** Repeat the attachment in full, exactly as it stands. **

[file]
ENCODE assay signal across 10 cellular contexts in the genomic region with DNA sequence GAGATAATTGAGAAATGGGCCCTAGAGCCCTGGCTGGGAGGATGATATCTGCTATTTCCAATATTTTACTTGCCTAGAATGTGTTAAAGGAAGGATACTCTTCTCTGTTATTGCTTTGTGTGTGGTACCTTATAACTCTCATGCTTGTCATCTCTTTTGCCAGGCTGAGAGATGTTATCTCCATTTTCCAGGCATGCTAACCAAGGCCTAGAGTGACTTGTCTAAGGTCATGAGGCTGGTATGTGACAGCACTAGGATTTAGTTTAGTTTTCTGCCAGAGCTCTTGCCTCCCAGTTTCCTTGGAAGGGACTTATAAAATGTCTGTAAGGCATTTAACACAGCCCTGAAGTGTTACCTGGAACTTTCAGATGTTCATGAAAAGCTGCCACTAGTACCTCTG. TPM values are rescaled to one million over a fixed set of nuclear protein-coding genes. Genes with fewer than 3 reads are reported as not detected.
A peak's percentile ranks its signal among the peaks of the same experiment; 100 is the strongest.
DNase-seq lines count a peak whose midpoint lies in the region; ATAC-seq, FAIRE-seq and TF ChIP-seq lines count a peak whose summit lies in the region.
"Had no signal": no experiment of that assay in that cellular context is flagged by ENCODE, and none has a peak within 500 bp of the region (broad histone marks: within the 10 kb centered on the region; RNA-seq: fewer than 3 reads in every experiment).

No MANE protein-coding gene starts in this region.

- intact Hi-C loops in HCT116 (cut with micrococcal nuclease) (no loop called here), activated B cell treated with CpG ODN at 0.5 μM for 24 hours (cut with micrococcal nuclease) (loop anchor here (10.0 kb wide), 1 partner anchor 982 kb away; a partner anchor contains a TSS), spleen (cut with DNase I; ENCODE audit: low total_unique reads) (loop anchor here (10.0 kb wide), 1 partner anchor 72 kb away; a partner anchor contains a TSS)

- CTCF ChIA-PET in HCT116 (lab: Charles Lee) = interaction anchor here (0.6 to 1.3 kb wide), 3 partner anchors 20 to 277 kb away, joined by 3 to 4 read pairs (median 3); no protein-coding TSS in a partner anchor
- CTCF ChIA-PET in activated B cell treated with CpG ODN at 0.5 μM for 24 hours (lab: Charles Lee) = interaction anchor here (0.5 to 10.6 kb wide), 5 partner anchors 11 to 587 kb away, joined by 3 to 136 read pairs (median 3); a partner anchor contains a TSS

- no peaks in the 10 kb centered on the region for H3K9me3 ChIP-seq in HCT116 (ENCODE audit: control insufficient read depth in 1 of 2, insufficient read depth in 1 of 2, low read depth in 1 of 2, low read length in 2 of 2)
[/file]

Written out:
ENCODE assay signal across 10 cellular contexts in the genomic region with DNA sequence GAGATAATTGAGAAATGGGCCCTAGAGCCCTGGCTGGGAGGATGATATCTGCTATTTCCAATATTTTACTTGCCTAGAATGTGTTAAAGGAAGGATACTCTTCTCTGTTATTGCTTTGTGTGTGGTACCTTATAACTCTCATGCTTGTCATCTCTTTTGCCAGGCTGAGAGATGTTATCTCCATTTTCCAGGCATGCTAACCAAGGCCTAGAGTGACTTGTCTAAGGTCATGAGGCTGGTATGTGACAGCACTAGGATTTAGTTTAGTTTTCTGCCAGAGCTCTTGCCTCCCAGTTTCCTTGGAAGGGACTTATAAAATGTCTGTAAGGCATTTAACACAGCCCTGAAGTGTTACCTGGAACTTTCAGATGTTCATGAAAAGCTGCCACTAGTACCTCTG. TPM values are rescaled to one million over a fixed set of nuclear protein-coding genes. Genes with fewer than 3 reads are reported as not detected.
A peak's percentile ranks its signal among the peaks of the same experiment; 100 is the strongest.
DNase-seq lines count a peak whose midpoint lies in the region; ATAC-seq, FAIRE-seq and TF ChIP-seq lines count a peak whose summit lies in the region.
"Had no signal": no experiment of that assay in that cellular context is flagged by ENCODE, and none has a peak within 500 bp of the region (broad histone marks: within the 10 kb centered on the region; RNA-seq: fewer than 3 reads in every experiment).

No MANE protein-coding gene starts in this region.

- intact Hi-C loops in HCT116 (cut with micrococcal nuclease) (no loop called here), activated B cell treated with CpG ODN at 0.5 μM for 24 hours (cut with micrococcal nuclease) (loop anchor here (10.0 kb wide), 1 partner anchor 982 kb away; a partner anchor contains a TSS), spleen (cut with DNase I; ENCODE audit: low total_unique reads) (loop anchor here (10.0 kb wide), 1 partner anchor 72 kb away; a partner anchor contains a TSS)

- CTCF ChIA-PET in HCT116 (lab: Charles Lee) = interaction anchor here (0.6 to 1.3 kb wide), 3 partner anchors 20 to 277 kb away, joined by 3 to 4 read pairs (median 3); no protein-coding TSS in a partner anchor
- CTCF ChIA-PET in activated B cell treated with CpG ODN at 0.5 μM for 24 hours (lab: Charles Lee) = interaction anchor here (0.5 to 10.6 kb wide), 5 partner anchors 11 to 587 kb away, joined by 3 to 136 read pairs (median 3); a partner anchor contains a TSS

- no peaks in the 10 kb centered on the region for H3K9me3 ChIP-seq in HCT116 (ENCODE audit: control insufficient read depth in 1 of 2, insufficient read depth in 1 of 2, low read depth in 1 of 2, low read length in 2 of 2)